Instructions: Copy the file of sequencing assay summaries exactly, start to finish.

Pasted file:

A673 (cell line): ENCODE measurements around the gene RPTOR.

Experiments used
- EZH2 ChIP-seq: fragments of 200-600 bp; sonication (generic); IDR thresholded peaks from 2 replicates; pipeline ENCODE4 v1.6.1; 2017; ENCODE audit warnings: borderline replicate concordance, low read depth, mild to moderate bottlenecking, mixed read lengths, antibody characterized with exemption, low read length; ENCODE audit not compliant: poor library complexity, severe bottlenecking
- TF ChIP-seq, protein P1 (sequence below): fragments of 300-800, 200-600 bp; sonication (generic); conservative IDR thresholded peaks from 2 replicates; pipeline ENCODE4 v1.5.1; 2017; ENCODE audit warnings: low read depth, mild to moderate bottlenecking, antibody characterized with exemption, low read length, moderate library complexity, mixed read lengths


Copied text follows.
A673 (cell line): ENCODE measurements around the gene RPTOR.

Experiments used
- EZH2 ChIP-seq: fragments of 200-600 bp; sonication (generic); IDR thresholded peaks from 2 replicates; pipeline ENCODE4 v1.6.1; 2017; ENCODE audit warnings: borderline replicate concordance, low read depth, mild to moderate bottlenecking, mixed read lengths, antibody characterized with exemption, low read length; ENCODE audit not compliant: poor library complexity, severe bottlenecking
- TF ChIP-seq, protein P1 (sequence below): fragments of 300-800, 200-600 bp; sonication (generic); conservative IDR thresholded peaks from 2 replicates; pipeline ENCODE4 v1.5.1; 2017; ENCODE audit warnings: low read depth, mild to moderate bottlenecking, antibody characterized with exemption, low read length, moderate library complexity, mixed read lengths